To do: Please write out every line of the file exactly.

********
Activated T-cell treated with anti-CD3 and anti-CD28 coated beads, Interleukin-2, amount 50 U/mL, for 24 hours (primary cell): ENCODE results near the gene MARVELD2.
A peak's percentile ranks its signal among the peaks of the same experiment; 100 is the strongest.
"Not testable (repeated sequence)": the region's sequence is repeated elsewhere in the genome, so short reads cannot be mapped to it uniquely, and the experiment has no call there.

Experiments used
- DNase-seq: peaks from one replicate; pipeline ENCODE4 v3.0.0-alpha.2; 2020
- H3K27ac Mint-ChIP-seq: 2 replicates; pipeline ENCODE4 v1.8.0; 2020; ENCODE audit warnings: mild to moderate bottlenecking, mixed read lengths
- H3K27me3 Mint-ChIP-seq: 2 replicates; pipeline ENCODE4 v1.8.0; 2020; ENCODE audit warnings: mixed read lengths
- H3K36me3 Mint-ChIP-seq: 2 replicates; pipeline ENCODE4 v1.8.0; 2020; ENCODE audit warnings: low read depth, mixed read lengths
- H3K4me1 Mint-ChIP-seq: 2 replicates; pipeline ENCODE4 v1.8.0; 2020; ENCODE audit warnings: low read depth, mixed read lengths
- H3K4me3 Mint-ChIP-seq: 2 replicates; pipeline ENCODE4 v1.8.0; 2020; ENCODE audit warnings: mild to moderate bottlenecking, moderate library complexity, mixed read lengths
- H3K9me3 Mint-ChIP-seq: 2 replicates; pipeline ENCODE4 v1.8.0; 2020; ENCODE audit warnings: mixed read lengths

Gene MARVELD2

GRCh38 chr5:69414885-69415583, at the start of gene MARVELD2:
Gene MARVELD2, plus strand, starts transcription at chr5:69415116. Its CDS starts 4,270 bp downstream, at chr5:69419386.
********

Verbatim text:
Activated T-cell treated with anti-CD3 and anti-CD28 coated beads, Interleukin-2, amount 50 U/mL, for 24 hours (primary cell): ENCODE results near the gene MARVELD2.
A peak's percentile ranks its signal among the peaks of the same experiment; 100 is the strongest.
"Not testable (repeated sequence)": the region's sequence is repeated elsewhere in the genome, so short reads cannot be mapped to it uniquely, and the experiment has no call there.

Experiments used
- DNase-seq: peaks from one replicate; pipeline ENCODE4 v3.0.0-alpha.2; 2020
- H3K27ac Mint-ChIP-seq: 2 replicates; pipeline ENCODE4 v1.8.0; 2020; ENCODE audit warnings: mild to moderate bottlenecking, mixed read lengths
- H3K27me3 Mint-ChIP-seq: 2 replicates; pipeline ENCODE4 v1.8.0; 2020; ENCODE audit warnings: mixed read lengths
- H3K36me3 Mint-ChIP-seq: 2 replicates; pipeline ENCODE4 v1.8.0; 2020; ENCODE audit warnings: low read depth, mixed read lengths
- H3K4me1 Mint-ChIP-seq: 2 replicates; pipeline ENCODE4 v1.8.0; 2020; ENCODE audit warnings: low read depth, mixed read lengths
- H3K4me3 Mint-ChIP-seq: 2 replicates; pipeline ENCODE4 v1.8.0; 2020; ENCODE audit warnings: mild to moderate bottlenecking, moderate library complexity, mixed read lengths
- H3K9me3 Mint-ChIP-seq: 2 replicates; pipeline ENCODE4 v1.8.0; 2020; ENCODE audit warnings: mixed read lengths

Gene MARVELD2

GRCh38 chr5:69414885-69415583, at the start of gene MARVELD2:
Gene MARVELD2, plus strand, starts transcription at chr5:69415116. Its CDS starts 4,270 bp downstream, at chr5:69419386.